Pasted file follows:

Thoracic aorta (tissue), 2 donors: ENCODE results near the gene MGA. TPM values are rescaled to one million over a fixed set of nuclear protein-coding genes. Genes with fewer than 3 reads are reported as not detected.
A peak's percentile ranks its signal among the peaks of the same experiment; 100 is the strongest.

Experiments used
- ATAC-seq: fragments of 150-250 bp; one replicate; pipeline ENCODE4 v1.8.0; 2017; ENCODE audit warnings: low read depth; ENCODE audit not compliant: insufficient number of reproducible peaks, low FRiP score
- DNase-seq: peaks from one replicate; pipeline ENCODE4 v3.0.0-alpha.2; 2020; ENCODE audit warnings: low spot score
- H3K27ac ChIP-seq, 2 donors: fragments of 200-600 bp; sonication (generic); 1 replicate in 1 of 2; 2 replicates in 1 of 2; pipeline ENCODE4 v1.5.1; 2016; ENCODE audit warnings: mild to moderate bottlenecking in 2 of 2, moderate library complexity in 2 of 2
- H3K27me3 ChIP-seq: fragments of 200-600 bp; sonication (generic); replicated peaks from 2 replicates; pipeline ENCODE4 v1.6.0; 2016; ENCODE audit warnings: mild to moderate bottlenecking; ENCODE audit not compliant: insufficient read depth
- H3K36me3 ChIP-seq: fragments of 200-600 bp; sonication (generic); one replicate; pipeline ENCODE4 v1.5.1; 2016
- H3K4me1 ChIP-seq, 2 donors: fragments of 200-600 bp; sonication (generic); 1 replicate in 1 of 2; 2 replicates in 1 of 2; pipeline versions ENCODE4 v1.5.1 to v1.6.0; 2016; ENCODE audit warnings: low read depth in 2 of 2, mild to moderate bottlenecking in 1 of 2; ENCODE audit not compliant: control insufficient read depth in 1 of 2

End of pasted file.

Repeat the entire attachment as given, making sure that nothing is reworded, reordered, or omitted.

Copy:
Thoracic aorta (tissue), 2 donors: ENCODE results near the gene MGA. TPM values are rescaled to one million over a fixed set of nuclear protein-coding genes. Genes with fewer than 3 reads are reported as not detected.
A peak's percentile ranks its signal among the peaks of the same experiment; 100 is the strongest.

Experiments used
- ATAC-seq: fragments of 150-250 bp; one replicate; pipeline ENCODE4 v1.8.0; 2017; ENCODE audit warnings: low read depth; ENCODE audit not compliant: insufficient number of reproducible peaks, low FRiP score
- DNase-seq: peaks from one replicate; pipeline ENCODE4 v3.0.0-alpha.2; 2020; ENCODE audit warnings: low spot score
- H3K27ac ChIP-seq, 2 donors: fragments of 200-600 bp; sonication (generic); 1 replicate in 1 of 2; 2 replicates in 1 of 2; pipeline ENCODE4 v1.5.1; 2016; ENCODE audit warnings: mild to moderate bottlenecking in 2 of 2, moderate library complexity in 2 of 2
- H3K27me3 ChIP-seq: fragments of 200-600 bp; sonication (generic); replicated peaks from 2 replicates; pipeline ENCODE4 v1.6.0; 2016; ENCODE audit warnings: mild to moderate bottlenecking; ENCODE audit not compliant: insufficient read depth
- H3K36me3 ChIP-seq: fragments of 200-600 bp; sonication (generic); one replicate; pipeline ENCODE4 v1.5.1; 2016
- H3K4me1 ChIP-seq, 2 donors: fragments of 200-600 bp; sonication (generic); 1 replicate in 1 of 2; 2 replicates in 1 of 2; pipeline versions ENCODE4 v1.5.1 to v1.6.0; 2016; ENCODE audit warnings: low read depth in 2 of 2, mild to moderate bottlenecking in 1 of 2; ENCODE audit not compliant: control insufficient read depth in 1 of 2